Seymour Telegraph

Lord Kitchener Plaque


Late in 1909 Lord Kitchener arrived in Australia at the invitation of the Australian Government. He was to visit military camps throughout the country and to formulate plans for Australia’s defence. In January 1910, Seymour was the centre for the eight-day military camp in Victoria, during which time Lord Kitchener along with Major General Hoad, Colonel Stanley, Colonel Wallach and the Minister for Defence inspected the force and its manoeuvres. It was an important time in both Seymour’s and the nation’s history. Seymour was considered to be a prime area for a training camp with its mountainou­s terrain and the security of water from the Goulburn River, and the community had to work together to give support, and provide supplies, to a contingent of some 4,000 men and 2000 horses. It also included the moving of stock and temporaril­y turning over agricultur­al, and other, land in the district to the military for their use. And the influx of money into the local economy cannot be understate­d, either.

Kitchener’s report to the Government was presented in July 1910 and concluded that Australia’s forces were “inadequate in numbers, training, organizati­on, and munitions of war, to defend Australia” and that we needed a “National Force maintained at a high standard of efficiency (that) can only be produced by the work of years, and that such work must be steady and continuous”.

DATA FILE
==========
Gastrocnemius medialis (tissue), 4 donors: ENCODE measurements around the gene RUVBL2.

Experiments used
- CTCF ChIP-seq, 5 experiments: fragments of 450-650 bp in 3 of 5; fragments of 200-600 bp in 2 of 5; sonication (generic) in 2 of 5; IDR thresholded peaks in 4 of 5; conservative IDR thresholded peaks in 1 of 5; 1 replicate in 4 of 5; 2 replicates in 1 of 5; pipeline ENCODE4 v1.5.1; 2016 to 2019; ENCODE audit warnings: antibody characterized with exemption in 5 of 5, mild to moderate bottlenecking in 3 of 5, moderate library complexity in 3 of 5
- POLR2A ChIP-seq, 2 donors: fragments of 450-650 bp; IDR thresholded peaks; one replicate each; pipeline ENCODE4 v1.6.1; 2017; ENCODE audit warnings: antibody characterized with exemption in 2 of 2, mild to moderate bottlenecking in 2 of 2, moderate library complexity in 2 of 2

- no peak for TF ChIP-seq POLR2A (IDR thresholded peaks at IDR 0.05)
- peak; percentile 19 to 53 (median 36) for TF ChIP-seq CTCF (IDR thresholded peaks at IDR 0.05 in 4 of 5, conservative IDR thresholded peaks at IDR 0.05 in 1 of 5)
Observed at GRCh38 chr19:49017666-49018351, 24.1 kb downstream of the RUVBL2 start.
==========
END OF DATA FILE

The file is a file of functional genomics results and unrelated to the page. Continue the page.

As a result, and in a nutshell, an organised military force was set up nationally, which included compulsory military training camps. A camp was then formed on the outskirts of

Seymour and, over the years, was the training ground for thousands of men, preparing them for military service overseas and to defend Australia when needed. Puckapunya­l Army Base was opened in 1939, although many military units continued to be based in and around Seymour for decades. We have retained a close connection with the military to this day.

The Seymour Historical Society presented the Kitchener Plaque to our community 100 years after Kitchener’s visit in order to remind us of the early developmen­t of the military in Seymour. We are a terrific community and we should be proud of our military foundation­s and history.

The Kitchener plaque should remain exactly where it is, as it is written. A sign detailing Kitchener’s apparent war atrocities is not relevant to Seymour’s military history. Carolynne Burgess Blackwell,


 ?? ?? Kitchener Memorial Seymour
Kitchener Memorial Seymour

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